And again – “Basic are the biological needs for food, shelter, warmth and the like, which are not fixed instinctive reactions, but needs which find all sorts of different ways of satisfying themselves, whereas an instinct is, by definition, a fixed response to the same stimulus.” True – man’s responses are plastic – not stereotyped. Learning has an important role in such adaptability, therefore:
“Learning to make one’s way in the human environment, the man-made environment, was what was required, not biologically determined reactions to situations for which they were neither designed or appropriate, but thought out situations to the novel and continually changing challenges of the environment.” [M. F. Ashley Montagu. Los Angeles Times, 1968]. Lewis confirms that “The outstanding characteristic of man is his capacity for the kind of response to the environment.”
Ashley Montagu [The Direction of Human Development] expands that in “So far as his psychological responses are concerned man is almost wholly emancipated from dependence upon inherited biological disposition, uniquely improving upon the latter by his ability to learn that which his social heredity, his culture, make available to him.”
On comparisons Lewis states that “…the evidence indicates that prehistoric man was, on the whole, a more peaceful, cooperative, unwarlike, un-aggressive creature (than we of the civilised world)who have in historical time become more aggressive in many ways.”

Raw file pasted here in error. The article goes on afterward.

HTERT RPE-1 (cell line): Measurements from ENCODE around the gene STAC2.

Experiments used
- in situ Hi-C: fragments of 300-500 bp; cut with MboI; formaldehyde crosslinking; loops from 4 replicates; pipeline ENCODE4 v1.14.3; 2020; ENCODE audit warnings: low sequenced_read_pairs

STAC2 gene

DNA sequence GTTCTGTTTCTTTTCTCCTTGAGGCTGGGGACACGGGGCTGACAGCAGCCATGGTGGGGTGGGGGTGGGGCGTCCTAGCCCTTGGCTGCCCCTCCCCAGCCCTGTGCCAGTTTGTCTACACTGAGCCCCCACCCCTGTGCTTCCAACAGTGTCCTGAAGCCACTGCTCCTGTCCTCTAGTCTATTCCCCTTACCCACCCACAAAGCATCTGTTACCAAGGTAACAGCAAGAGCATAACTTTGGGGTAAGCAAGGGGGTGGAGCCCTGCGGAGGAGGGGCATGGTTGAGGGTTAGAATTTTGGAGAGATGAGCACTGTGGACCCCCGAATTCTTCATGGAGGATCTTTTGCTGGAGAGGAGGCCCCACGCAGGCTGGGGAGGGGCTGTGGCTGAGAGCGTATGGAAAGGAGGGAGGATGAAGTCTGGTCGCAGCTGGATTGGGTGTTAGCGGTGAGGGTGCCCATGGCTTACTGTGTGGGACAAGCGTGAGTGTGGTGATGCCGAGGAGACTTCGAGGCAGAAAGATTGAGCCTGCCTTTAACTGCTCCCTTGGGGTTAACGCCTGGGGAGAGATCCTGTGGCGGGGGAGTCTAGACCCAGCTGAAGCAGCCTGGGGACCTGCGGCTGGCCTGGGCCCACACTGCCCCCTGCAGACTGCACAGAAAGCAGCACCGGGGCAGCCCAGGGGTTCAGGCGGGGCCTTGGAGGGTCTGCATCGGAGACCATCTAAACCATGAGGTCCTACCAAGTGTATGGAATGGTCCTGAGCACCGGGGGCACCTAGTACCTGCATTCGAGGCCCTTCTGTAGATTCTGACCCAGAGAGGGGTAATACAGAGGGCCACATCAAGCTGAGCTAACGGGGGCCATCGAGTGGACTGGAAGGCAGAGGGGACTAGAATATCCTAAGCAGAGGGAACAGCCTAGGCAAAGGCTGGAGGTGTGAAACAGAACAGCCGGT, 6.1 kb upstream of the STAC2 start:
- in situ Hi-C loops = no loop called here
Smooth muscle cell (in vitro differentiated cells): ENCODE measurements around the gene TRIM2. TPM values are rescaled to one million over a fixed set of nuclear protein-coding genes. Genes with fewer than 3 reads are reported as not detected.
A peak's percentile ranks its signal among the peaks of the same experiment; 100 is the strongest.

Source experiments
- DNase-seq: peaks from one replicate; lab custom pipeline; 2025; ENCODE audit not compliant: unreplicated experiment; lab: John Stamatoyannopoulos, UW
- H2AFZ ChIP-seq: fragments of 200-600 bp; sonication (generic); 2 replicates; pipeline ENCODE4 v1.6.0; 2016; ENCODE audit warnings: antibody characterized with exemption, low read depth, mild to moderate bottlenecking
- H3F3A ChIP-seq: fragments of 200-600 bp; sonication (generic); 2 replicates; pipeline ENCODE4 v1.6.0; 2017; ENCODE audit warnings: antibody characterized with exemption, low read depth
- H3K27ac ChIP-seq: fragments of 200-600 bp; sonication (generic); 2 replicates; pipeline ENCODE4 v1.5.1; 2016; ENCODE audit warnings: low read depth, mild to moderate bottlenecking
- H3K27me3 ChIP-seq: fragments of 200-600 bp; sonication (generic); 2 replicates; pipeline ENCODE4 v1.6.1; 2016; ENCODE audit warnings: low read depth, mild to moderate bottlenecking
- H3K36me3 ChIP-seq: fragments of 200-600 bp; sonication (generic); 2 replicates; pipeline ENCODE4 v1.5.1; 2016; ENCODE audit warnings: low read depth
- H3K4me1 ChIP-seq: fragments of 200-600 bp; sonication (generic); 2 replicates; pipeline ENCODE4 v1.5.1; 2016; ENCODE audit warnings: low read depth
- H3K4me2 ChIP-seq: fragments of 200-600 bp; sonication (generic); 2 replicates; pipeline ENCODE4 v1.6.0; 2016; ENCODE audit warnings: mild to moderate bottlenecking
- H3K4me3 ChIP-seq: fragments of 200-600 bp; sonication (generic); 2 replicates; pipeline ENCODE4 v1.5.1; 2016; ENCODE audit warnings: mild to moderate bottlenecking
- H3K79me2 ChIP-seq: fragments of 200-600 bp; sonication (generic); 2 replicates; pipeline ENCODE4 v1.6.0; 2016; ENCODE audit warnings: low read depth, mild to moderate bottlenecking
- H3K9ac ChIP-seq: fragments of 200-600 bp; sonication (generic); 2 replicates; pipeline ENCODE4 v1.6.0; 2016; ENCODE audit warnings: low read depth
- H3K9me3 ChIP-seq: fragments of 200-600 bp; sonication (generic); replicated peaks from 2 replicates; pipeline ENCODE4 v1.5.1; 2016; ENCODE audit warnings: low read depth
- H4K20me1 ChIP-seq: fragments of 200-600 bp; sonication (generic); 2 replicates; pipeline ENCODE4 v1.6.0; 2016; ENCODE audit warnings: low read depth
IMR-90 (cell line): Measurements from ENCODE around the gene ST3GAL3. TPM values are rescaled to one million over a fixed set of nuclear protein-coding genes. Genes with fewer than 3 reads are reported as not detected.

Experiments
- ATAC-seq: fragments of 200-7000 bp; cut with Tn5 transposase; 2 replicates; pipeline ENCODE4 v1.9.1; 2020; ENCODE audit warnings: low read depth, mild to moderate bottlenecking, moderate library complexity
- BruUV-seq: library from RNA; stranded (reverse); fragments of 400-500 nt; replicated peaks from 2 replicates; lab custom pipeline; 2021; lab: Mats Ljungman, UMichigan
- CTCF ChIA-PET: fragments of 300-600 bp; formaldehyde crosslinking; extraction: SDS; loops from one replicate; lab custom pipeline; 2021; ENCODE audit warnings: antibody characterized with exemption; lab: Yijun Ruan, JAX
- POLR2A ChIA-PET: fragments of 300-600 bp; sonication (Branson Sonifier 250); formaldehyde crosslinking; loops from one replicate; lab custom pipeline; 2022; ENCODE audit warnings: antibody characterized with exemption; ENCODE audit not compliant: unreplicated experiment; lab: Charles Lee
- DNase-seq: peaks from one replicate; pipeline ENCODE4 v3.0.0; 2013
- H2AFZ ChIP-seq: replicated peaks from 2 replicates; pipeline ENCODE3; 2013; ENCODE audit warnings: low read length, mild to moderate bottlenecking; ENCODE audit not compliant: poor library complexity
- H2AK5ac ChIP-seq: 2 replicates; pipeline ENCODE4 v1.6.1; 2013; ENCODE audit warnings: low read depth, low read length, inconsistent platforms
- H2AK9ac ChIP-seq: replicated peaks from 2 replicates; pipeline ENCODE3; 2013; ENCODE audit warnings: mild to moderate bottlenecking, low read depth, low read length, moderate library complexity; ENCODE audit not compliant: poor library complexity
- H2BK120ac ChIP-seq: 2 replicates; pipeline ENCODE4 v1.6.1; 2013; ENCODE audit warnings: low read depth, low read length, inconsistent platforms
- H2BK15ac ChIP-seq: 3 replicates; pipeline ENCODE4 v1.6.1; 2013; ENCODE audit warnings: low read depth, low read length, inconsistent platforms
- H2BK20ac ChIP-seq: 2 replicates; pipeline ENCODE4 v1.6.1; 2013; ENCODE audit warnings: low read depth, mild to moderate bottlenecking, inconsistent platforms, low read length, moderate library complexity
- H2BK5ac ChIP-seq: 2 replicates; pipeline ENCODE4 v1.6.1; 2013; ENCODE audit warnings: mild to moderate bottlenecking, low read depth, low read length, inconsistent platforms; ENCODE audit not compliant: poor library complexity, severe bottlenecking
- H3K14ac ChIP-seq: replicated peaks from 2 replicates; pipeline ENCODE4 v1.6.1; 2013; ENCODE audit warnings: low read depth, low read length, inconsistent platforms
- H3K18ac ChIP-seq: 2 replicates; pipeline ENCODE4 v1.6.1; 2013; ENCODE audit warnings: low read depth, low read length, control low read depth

Finally – Lewis points out that “The more modern psychological approach to aggression does not proceed on the assumption that we are dealing with an inborn propensity. What it seeks to do for the person whose basic drives have been frustrated and disordered, and whose neurosis is an expression of that disorder, is to relieve him of factors of deformation and frustration, and to restore him the ability to face life in a normal way.”
Therefore “…the precise situations of frustration or inferiority or fear which lead to aggression on the one hand and withdrawal in a normal way.” For example – Karen Horney was moved to state that – “The environment is dreadful as a whole, and it is felt to be unreliable, mendacious, unappreciative, unfair, unjust, greedy and a menace to the entire development of the individual.”